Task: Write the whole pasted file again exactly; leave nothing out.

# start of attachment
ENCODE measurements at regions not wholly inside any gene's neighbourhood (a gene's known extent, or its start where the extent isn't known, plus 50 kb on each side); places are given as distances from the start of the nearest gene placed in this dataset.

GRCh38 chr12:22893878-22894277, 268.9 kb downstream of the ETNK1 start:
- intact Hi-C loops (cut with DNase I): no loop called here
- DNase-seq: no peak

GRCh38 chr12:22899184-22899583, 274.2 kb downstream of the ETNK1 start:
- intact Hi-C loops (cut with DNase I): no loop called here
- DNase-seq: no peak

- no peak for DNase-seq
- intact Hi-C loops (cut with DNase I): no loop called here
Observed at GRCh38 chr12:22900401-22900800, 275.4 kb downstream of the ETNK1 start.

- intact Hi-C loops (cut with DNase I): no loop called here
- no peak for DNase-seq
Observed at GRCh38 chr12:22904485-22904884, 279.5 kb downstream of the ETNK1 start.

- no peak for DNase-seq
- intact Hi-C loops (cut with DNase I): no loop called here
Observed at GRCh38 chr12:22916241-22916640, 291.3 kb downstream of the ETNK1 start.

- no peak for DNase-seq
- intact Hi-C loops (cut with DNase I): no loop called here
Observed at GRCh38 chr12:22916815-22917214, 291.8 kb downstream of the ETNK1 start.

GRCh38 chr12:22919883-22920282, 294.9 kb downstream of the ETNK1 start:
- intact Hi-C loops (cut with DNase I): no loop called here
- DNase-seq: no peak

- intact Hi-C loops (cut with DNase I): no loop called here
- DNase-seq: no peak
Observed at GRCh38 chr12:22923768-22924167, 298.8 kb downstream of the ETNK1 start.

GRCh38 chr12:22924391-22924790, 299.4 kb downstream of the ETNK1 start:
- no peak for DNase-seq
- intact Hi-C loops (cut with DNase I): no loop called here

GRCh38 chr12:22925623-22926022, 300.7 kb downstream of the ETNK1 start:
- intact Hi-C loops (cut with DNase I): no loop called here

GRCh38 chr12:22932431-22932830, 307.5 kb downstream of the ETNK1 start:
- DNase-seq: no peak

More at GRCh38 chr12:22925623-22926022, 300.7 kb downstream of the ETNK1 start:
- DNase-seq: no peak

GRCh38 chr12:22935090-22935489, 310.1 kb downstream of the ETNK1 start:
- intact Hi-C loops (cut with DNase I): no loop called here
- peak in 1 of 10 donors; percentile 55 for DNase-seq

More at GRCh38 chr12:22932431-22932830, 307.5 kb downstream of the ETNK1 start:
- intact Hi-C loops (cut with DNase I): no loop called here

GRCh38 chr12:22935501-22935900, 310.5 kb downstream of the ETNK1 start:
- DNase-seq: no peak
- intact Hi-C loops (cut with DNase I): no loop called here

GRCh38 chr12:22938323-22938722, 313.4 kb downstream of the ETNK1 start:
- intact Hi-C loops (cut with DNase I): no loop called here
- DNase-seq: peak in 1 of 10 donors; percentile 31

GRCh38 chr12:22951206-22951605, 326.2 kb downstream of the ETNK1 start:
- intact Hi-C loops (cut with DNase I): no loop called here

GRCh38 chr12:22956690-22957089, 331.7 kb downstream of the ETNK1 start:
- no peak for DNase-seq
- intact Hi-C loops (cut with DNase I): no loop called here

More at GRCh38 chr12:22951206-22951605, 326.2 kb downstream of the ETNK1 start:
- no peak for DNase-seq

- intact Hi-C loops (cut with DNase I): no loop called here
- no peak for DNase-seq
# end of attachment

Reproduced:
ENCODE measurements at regions not wholly inside any gene's neighbourhood (a gene's known extent, or its start where the extent isn't known, plus 50 kb on each side); places are given as distances from the start of the nearest gene placed in this dataset.

GRCh38 chr12:22893878-22894277, 268.9 kb downstream of the ETNK1 start:
- intact Hi-C loops (cut with DNase I): no loop called here
- DNase-seq: no peak

GRCh38 chr12:22899184-22899583, 274.2 kb downstream of the ETNK1 start:
- intact Hi-C loops (cut with DNase I): no loop called here
- DNase-seq: no peak

- no peak for DNase-seq
- intact Hi-C loops (cut with DNase I): no loop called here
Observed at GRCh38 chr12:22900401-22900800, 275.4 kb downstream of the ETNK1 start.

- intact Hi-C loops (cut with DNase I): no loop called here
- no peak for DNase-seq
Observed at GRCh38 chr12:22904485-22904884, 279.5 kb downstream of the ETNK1 start.

- no peak for DNase-seq
- intact Hi-C loops (cut with DNase I): no loop called here
Observed at GRCh38 chr12:22916241-22916640, 291.3 kb downstream of the ETNK1 start.

- no peak for DNase-seq
- intact Hi-C loops (cut with DNase I): no loop called here
Observed at GRCh38 chr12:22916815-22917214, 291.8 kb downstream of the ETNK1 start.

GRCh38 chr12:22919883-22920282, 294.9 kb downstream of the ETNK1 start:
- intact Hi-C loops (cut with DNase I): no loop called here
- DNase-seq: no peak

- intact Hi-C loops (cut with DNase I): no loop called here
- DNase-seq: no peak
Observed at GRCh38 chr12:22923768-22924167, 298.8 kb downstream of the ETNK1 start.

GRCh38 chr12:22924391-22924790, 299.4 kb downstream of the ETNK1 start:
- no peak for DNase-seq
- intact Hi-C loops (cut with DNase I): no loop called here

GRCh38 chr12:22925623-22926022, 300.7 kb downstream of the ETNK1 start:
- intact Hi-C loops (cut with DNase I): no loop called here

GRCh38 chr12:22932431-22932830, 307.5 kb downstream of the ETNK1 start:
- DNase-seq: no peak

More at GRCh38 chr12:22925623-22926022, 300.7 kb downstream of the ETNK1 start:
- DNase-seq: no peak

GRCh38 chr12:22935090-22935489, 310.1 kb downstream of the ETNK1 start:
- intact Hi-C loops (cut with DNase I): no loop called here
- peak in 1 of 10 donors; percentile 55 for DNase-seq

More at GRCh38 chr12:22932431-22932830, 307.5 kb downstream of the ETNK1 start:
- intact Hi-C loops (cut with DNase I): no loop called here

GRCh38 chr12:22935501-22935900, 310.5 kb downstream of the ETNK1 start:
- DNase-seq: no peak
- intact Hi-C loops (cut with DNase I): no loop called here

GRCh38 chr12:22938323-22938722, 313.4 kb downstream of the ETNK1 start:
- intact Hi-C loops (cut with DNase I): no loop called here
- DNase-seq: peak in 1 of 10 donors; percentile 31

GRCh38 chr12:22951206-22951605, 326.2 kb downstream of the ETNK1 start:
- intact Hi-C loops (cut with DNase I): no loop called here

GRCh38 chr12:22956690-22957089, 331.7 kb downstream of the ETNK1 start:
- no peak for DNase-seq
- intact Hi-C loops (cut with DNase I): no loop called here

More at GRCh38 chr12:22951206-22951605, 326.2 kb downstream of the ETNK1 start:
- no peak for DNase-seq

- intact Hi-C loops (cut with DNase I): no loop called here
- no peak for DNase-seq